It's only 30 days. The 1st 10 days or so are REALLY tough but it truly gets easier from there. And like others, it's taught me a lot about food prep / cooking as a bonus.
[QUOTE=tellytelly;1154166]Just a reminder...[B]it's only meant to be done for 30 days[/B].[/QUOTE]
This is an excellent point.
[B]The purpose of a Whole 30 is to simply find out if you have any food intolerances and break addictions to processed foods.[/B] It is not supposed to be a lifelong diet because it restricts too many things that are beneficial - which I mentioned above. You may be intolerant to casein, you may be allergic to honey and you may have nightshade sensitivity, so maybe removing potatoes, honey and milk for a month is a great idea [B]just to check[/B]. But if you are not sensitive, you'll likely do better with them than without them because there are so many benefits to those foods in general.
To find out if you have food sensitivity, [B]everyone should do a Whole 30 once[/B] in my opinion. I did! But after you do the obligatory elimination diet, IMO Primal is a much healthier eating plan for a lifetime because it allows more nutrients than a Whole 30 diet does.
I don't get Whole9/30/100 or 21day sugar detox for people already following primal/Paleo. I see bloggers doing these challenges all the time, but they already eat restrictive Paleo diets! It's so redundant to me. Someone on a whole foods diet shouldn't need to keep "resetting." A few IFs and more savory foods, plus an extra walk or two a week to balance out some indulgences should suffice without the need to avoid a long list of delicious foods. Sometimes I think people are trying to punish themselves for what they consider indiscretions. I agree with Choco about the natural sugars. If people got out of the mentality that these are bad, they wouldn't have to keep "resetting" something that's not broken. Our ancestors had periods of pure indulgences but never deliberately refused certain foods to "detox." I see a lot of binge-restrict behavior in a community that's supposed to be about whole foods, not diets and punishments. I'd say these "resets" are ineffective and contribute to the disordered food relationship if one exists if one has to do them every few months or a couple of times a year. It's great to find out if you have intolerances through elimination, but just avoiding healthy foods to "detox" is nuts to me. Avoiding potatoes and honey isn't solving anything, it's just temporarily removing the temptation and it will probably come back again when reintroduced.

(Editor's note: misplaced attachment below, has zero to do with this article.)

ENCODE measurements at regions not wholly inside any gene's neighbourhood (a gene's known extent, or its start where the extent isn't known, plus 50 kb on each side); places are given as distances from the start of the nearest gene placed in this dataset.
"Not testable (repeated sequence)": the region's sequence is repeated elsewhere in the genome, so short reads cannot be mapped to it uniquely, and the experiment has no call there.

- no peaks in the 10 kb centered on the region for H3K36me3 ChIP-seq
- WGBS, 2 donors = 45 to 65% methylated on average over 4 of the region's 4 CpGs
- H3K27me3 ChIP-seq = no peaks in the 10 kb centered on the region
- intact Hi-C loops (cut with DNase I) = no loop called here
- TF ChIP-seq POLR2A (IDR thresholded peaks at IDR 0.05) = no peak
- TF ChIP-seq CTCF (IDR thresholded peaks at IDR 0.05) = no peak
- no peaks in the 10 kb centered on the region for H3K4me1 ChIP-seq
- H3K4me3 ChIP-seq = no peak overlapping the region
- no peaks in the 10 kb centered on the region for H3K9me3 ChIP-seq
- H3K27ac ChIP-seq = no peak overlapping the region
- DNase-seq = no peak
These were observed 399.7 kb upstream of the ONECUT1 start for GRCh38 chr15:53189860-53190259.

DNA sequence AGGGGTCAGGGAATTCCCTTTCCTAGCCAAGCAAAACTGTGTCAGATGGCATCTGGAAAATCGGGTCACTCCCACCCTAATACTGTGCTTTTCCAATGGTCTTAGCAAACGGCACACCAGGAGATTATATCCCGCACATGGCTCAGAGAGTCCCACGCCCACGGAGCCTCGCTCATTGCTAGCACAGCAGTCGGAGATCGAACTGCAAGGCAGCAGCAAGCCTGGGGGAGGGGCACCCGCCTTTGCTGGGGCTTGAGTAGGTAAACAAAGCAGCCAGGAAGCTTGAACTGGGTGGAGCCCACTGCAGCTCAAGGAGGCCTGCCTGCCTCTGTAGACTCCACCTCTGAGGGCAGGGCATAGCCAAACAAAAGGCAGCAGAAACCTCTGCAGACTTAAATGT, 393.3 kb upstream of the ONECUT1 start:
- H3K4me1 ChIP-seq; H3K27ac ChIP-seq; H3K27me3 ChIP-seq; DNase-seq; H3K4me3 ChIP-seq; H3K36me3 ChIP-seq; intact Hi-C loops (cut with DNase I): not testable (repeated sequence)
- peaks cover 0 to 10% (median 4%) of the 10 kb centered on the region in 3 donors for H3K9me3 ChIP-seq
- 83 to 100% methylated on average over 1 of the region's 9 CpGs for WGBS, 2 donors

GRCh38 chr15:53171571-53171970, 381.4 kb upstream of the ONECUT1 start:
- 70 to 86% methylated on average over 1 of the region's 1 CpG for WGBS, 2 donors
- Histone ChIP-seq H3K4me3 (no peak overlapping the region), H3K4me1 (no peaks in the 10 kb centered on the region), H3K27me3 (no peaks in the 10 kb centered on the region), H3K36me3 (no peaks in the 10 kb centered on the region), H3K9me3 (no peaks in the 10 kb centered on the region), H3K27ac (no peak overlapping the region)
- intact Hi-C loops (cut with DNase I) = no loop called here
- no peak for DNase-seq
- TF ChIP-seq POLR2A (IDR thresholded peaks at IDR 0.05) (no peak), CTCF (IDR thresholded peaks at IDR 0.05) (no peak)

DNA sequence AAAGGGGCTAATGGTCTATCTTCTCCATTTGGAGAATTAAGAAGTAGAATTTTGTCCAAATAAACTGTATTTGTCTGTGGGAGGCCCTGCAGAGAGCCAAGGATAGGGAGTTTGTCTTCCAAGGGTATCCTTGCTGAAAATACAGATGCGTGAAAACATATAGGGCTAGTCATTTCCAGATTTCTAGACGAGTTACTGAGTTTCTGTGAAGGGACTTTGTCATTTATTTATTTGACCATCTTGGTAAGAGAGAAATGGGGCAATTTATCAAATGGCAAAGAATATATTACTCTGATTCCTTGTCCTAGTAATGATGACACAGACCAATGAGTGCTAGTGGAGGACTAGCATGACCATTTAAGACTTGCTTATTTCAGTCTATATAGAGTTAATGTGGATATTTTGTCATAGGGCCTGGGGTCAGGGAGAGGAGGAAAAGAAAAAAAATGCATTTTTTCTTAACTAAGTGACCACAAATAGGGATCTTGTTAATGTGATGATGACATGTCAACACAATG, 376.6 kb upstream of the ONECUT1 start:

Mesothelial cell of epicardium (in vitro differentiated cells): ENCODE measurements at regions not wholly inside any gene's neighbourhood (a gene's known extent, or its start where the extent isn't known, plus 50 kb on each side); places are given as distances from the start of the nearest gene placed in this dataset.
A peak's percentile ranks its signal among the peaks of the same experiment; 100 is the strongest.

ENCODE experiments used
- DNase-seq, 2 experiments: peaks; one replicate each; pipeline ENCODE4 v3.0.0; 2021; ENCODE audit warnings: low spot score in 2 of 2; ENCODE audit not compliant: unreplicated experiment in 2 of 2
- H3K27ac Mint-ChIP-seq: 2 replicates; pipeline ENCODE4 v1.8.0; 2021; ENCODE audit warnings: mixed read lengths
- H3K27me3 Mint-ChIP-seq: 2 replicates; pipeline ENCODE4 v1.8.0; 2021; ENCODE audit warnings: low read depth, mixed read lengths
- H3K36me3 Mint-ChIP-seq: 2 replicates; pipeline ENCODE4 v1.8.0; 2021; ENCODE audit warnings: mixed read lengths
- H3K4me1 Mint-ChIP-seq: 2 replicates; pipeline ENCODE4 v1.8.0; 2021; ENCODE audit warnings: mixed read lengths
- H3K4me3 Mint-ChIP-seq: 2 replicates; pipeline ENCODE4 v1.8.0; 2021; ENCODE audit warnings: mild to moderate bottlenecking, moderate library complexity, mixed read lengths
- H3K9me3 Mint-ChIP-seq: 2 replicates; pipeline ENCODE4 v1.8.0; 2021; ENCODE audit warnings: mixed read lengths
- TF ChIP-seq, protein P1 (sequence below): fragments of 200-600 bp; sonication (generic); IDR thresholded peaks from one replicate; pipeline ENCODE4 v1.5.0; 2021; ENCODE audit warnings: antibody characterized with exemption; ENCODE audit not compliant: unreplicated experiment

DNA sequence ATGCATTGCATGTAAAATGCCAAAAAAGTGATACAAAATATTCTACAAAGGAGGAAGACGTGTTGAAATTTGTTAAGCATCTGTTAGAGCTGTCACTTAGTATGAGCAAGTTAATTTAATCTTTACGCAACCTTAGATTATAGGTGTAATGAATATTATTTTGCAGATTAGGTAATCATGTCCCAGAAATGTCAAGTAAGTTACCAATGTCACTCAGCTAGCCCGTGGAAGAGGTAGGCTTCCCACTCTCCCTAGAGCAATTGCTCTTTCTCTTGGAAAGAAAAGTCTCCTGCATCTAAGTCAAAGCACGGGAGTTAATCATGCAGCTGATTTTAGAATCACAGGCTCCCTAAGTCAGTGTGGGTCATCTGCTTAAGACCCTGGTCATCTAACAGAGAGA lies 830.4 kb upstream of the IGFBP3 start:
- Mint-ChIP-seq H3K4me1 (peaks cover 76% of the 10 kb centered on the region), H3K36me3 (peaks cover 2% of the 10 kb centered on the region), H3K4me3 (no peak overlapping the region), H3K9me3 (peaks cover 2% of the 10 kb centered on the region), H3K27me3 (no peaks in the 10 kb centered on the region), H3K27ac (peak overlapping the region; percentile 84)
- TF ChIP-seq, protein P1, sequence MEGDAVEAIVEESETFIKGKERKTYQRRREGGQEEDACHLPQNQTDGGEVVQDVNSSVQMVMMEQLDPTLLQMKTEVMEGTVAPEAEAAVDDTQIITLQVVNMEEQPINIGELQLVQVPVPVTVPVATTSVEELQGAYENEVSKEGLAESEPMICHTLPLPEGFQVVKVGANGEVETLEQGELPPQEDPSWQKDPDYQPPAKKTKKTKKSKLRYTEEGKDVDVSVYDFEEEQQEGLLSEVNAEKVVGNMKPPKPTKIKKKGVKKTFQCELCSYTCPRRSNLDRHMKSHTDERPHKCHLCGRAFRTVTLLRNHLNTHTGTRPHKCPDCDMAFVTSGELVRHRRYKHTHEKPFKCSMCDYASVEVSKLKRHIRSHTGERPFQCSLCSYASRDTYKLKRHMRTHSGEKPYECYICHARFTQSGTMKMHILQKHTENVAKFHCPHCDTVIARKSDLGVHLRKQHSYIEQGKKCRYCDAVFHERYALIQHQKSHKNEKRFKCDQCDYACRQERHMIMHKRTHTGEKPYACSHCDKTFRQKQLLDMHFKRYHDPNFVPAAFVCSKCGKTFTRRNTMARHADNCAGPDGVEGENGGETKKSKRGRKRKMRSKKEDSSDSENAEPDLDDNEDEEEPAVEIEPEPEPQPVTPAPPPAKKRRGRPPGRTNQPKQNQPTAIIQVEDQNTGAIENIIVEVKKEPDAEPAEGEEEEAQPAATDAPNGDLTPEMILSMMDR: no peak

Another problem is Whole 9 makes up a lot of the stuff as they go along. They get pretty savaged on this post - and rightfully so.
[url=http://www.andrewkimblog.com/2013/04/pufa-lipid-peroxidation-processes-and_9.html#more]Andrew Kim Blog: PUFA, lipid peroxidation processes, and the implications for atherosclerosis and diet Part II[/url]
Again, they take some good cues from paleo, and I DO think it's a great idea to do an elimination diet for experimental purposes, but after that IMO kick it to the curb. Fast. They have a product to sell, and the product they're selling frankly isn't very good, especially when they say stuff like this. Meat and vegetables are two very healthy things, but when you eat ONLY meat and vegetables you're probably going to have some serious health issues down the road.